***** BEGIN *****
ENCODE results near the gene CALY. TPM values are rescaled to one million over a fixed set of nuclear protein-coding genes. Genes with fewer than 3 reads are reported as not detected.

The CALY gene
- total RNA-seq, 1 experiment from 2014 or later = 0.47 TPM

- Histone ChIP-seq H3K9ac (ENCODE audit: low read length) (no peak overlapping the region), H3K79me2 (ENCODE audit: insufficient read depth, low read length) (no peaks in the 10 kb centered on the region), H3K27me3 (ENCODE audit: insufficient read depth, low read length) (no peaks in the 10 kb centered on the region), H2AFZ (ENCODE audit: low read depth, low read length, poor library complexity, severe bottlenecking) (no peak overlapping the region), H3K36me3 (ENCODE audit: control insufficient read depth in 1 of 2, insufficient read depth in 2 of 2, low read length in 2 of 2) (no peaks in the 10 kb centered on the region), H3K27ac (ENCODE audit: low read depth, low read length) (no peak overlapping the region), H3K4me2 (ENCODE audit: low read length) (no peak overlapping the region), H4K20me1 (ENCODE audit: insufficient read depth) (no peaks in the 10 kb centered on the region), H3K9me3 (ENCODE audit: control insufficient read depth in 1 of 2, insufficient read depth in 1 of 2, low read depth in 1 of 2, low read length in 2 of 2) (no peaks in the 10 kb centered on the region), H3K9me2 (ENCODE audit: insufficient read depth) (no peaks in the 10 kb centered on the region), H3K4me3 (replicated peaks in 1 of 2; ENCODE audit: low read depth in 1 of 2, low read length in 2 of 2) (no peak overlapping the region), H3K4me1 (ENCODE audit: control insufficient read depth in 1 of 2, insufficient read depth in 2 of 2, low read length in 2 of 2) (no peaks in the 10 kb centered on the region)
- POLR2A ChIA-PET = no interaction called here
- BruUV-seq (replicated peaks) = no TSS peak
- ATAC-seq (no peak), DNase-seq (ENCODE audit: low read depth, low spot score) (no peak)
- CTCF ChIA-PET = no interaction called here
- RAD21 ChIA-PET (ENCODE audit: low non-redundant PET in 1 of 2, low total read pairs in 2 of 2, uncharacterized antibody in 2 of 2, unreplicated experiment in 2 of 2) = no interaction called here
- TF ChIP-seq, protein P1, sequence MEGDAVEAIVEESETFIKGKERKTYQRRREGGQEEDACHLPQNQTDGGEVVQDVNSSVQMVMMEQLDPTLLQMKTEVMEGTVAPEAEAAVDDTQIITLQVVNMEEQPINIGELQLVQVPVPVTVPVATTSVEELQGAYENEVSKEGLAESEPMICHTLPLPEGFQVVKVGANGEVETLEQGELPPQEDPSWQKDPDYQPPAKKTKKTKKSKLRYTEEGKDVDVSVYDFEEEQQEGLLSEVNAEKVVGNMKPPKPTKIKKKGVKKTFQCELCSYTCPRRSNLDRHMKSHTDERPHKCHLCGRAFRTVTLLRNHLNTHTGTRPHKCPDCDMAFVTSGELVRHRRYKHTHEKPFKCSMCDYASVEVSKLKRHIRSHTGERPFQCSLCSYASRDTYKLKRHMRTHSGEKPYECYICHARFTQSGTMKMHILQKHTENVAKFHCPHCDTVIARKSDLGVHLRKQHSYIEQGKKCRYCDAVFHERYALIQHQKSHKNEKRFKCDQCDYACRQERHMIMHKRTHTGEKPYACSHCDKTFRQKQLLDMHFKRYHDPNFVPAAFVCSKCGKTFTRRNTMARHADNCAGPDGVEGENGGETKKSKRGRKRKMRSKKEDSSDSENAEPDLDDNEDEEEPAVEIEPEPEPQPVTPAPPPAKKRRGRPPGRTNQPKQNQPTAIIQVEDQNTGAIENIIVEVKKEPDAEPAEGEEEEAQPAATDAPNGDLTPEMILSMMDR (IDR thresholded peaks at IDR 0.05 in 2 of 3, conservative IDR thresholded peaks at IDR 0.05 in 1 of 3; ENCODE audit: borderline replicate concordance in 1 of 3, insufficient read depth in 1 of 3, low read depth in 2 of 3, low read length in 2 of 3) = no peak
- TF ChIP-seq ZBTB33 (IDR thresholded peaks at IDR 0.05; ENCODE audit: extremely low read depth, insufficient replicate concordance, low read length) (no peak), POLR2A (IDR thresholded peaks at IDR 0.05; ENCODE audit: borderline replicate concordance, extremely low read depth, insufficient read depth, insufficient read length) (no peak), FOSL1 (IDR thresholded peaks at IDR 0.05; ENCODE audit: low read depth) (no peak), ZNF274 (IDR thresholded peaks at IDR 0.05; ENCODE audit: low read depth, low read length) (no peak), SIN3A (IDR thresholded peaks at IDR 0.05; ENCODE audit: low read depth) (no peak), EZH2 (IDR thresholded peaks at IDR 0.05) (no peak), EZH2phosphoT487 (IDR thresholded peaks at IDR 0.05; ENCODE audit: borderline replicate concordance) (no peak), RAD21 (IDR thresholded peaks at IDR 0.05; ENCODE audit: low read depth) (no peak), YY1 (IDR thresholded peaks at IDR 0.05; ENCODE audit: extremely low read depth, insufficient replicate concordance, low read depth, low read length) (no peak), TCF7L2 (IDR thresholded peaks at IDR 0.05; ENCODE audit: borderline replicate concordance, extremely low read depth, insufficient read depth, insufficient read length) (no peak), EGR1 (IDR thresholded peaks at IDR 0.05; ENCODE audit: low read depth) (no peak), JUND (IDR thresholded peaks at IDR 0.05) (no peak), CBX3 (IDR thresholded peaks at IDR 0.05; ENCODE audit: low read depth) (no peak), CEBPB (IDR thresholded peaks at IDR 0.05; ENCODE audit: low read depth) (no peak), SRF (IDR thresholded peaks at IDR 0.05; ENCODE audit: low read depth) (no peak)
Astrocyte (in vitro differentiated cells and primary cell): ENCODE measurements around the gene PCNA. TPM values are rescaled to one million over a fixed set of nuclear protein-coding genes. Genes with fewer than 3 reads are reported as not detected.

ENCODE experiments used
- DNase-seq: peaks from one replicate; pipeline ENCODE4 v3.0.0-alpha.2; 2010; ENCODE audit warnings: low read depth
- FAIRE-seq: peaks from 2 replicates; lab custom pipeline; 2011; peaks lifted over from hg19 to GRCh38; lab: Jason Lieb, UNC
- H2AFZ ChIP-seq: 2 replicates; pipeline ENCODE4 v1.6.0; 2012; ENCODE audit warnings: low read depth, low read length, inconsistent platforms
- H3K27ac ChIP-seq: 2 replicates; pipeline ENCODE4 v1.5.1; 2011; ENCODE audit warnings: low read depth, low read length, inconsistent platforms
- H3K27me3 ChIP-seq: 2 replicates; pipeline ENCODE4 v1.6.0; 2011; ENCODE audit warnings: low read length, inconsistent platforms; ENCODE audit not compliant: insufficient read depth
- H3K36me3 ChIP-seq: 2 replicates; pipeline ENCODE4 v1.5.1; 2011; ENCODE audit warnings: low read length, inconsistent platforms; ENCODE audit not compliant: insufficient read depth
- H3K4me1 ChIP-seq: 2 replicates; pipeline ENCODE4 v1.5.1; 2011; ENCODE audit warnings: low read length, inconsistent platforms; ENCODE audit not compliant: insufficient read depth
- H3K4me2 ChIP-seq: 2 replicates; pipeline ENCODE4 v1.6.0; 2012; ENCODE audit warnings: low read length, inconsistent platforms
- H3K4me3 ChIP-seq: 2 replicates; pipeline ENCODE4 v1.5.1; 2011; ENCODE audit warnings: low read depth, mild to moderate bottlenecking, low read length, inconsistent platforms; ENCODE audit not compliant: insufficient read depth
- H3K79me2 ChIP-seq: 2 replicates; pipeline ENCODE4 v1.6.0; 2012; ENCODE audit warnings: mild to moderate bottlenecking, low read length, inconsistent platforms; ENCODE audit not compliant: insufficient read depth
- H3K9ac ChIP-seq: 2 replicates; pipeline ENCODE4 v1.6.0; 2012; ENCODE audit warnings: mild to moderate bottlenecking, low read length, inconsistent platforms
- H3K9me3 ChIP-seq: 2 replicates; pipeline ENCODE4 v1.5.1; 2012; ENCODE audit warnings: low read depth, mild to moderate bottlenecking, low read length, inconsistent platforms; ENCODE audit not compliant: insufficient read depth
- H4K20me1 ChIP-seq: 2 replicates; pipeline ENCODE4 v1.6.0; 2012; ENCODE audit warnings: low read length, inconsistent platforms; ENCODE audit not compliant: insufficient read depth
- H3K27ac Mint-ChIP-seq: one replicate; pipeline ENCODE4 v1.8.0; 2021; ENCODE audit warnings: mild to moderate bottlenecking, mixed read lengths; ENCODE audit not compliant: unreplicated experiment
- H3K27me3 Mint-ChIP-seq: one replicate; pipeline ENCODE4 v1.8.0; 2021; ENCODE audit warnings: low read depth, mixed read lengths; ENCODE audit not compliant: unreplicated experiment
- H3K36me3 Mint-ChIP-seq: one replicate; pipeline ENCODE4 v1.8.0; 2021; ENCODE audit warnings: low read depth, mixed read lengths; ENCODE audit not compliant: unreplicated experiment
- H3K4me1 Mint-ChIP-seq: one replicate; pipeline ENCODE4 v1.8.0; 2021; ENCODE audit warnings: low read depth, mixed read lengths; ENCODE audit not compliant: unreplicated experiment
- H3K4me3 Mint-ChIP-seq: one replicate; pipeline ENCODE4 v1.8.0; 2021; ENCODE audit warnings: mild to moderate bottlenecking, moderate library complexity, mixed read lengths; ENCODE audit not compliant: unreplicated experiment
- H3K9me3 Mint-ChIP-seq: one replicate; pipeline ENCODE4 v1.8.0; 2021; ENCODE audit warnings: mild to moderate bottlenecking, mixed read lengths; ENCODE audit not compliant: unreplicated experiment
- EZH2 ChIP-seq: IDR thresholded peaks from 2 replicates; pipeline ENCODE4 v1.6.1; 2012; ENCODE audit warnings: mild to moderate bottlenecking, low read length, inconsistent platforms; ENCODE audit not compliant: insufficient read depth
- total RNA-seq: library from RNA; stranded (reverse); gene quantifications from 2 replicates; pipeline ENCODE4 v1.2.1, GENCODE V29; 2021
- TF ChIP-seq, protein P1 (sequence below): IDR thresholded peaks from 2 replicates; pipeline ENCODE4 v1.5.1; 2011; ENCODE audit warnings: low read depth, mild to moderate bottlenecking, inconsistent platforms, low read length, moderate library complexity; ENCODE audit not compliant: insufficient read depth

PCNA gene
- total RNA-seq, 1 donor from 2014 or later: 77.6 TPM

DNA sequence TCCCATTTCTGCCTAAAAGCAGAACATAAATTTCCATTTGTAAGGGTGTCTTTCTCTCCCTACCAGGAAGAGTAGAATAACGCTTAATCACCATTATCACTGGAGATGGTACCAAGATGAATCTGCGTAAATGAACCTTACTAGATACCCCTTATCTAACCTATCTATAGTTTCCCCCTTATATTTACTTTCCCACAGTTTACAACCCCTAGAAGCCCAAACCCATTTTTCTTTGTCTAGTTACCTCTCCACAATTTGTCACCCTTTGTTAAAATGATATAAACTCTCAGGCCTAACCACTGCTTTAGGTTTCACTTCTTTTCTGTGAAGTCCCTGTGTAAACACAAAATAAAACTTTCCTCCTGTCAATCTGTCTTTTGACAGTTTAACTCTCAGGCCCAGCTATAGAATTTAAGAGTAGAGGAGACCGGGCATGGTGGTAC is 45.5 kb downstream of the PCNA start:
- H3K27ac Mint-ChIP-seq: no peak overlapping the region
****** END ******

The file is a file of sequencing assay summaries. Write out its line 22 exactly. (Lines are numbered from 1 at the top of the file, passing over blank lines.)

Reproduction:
- H3K4me3 ChIP-seq: 2 replicates; pipeline ENCODE4 v1.5.1; 2011; ENCODE audit warnings: low read depth, mild to moderate bottlenecking, low read length, inconsistent platforms; ENCODE audit not compliant: insufficient read depth